Although panel discussions are ubiquitous at meetings, Kristin Arnold, MBA, CPF, CSP thinks they could be more inspired. The Scottsdale, Arizona-based consultant, facilitator, public speaker and founder of Quality Process Consultants, Inc. published Powerful Panels: A Step-By-Step Guide to Moderating Lively and Informative Panel Discussions, in 2013. Around the same time she also launched a survey about the subject, receiving 539 responses. Sixty-seven percent of respondents were meeting planners, speakers or thought leaders; 48 percent self-identified as executives and managers who regularly attend conferences and conventions. Nearly all (98 percent) said they had attended a panel discussion in the past year.
Arnold was surprised to discover that 63 percent of survey respondents rated the typical panel discussion format as okay, poor or very poor, while just 37 percent viewed it as good or great.
“Considering panels are a pervasive meeting format that aren’t going to go away anytime soon, this indicates that there is much room for improvement,” Arnold says.
Her insightful 27-page report, which can be downloaded for free, strategically examines the subject.
Arnold notes that planners like panel discussions because they are easy to produce. “The meeting planner picks the topic, finds a moderator and selects the panelists. Then the planner doesn’t have to worry about it; it’s a self-contained conversation. That time slot has been filled so the planner can focus on the more important aspects of the conference,” she says.
Arnold, who laments that audiences generally walk into panel discussions with low expectations, thinks meeting planners can make panel discussions more effective. She offers the following suggestions.
10 Tips to Improve Panel Discussions
1. Carefully choose moderators and panelists. Skilled moderators bring out the best in panelists. “Unfortunately, moderators and panelists are often selected for political reasons and not necessarily for their talents,” Arnold says. She warns planners to vet moderators in advance, making sure they are knowledgeable about the industry. In her survey, 72 percent of respondents said what they find most frustrating about panel discussions are moderators who don’t ask good questions, talk too long or drone on with lengthy introductions.
2. Interesting and articulate panelists are also important. Build a diverse panel in terms of gender, age, background and viewpoint. Keep the panel to four participants or less, and make sure they are prepared. Two-thirds (66 percent) of survey respondents said what they dislike most are panelists who wander off topic, dominate the conversation or shamelessly promote themselves.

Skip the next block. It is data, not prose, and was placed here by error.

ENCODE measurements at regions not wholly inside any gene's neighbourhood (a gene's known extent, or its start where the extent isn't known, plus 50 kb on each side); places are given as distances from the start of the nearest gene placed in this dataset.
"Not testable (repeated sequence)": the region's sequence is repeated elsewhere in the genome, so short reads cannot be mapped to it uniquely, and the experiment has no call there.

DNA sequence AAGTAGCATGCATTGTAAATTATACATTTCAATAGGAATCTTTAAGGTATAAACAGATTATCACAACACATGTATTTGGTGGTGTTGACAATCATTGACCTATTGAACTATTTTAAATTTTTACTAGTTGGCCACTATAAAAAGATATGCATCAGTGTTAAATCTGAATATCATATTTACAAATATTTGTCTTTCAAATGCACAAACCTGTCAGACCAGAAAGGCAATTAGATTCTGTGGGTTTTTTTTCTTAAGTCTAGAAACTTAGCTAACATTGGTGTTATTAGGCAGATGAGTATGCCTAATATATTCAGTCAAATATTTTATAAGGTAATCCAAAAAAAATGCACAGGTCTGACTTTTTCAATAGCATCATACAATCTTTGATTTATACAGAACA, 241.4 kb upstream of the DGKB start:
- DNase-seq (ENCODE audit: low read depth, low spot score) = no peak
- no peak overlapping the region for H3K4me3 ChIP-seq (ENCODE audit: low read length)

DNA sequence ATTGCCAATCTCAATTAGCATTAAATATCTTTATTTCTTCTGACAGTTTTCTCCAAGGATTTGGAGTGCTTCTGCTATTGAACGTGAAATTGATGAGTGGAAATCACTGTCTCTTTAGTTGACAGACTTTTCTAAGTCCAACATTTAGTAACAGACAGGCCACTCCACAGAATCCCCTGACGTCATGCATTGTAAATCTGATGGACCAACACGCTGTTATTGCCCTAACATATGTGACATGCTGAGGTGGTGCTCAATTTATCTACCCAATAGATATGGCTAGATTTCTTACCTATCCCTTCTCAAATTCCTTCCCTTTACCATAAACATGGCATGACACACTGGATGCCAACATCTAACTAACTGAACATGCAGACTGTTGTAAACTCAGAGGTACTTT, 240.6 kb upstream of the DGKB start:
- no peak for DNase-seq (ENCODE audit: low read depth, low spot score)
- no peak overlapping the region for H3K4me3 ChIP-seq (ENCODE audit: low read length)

3. Get rid of the long, draped table. Arnold believes it creates a barrier between panelists and the audience. She recommends seating speakers in a shallow semi-circle with a small cocktail table in front or to the side. The can sit in director chairs, which are stylish and can be branded with the company logo or the speakers’ names.
4. Stress preparation. The moderator and panelists must do more than simply show up. The moderator should develop an agenda and prepare welcoming remarks, introductions and some initial questions. Panelists should do background research on the topic, and formulate their key messages and talking points.
5. Formal rehearsals are unnecessary; however the moderator should brief panelists on the process and ground rules for the session. Spontaneity will be lost if the discussion is rehearsed in advance.
6. Structure the discussion to be more like a conversation. Emphasize that the panel should not be a series of presentations, but instead a lively discussion among experts sharing their thoughts and opinions.
7. Limit the number of slides. Use them only to grab audience attention or make an abstract concept more understandable. Make detailed information available in a web link or printed handout.
8. Engage the audience early. Create a catchy title for the event, and make sure the topic is trendy and fun. Create a buzz, even before the event. Use email marketing or social media to ask attendees to submit three questions they would like to hear discussed.
9. Encourage participation. Don’t wait for a Q&A at the end of the presentation to engage the audience. Today’s attendees want to participate. Use technological tools to encourage participation.
10. Make it entertaining. People today have short attention spans. Every six minutes, do something interactive to stimulate the audience, such as a poll or a game.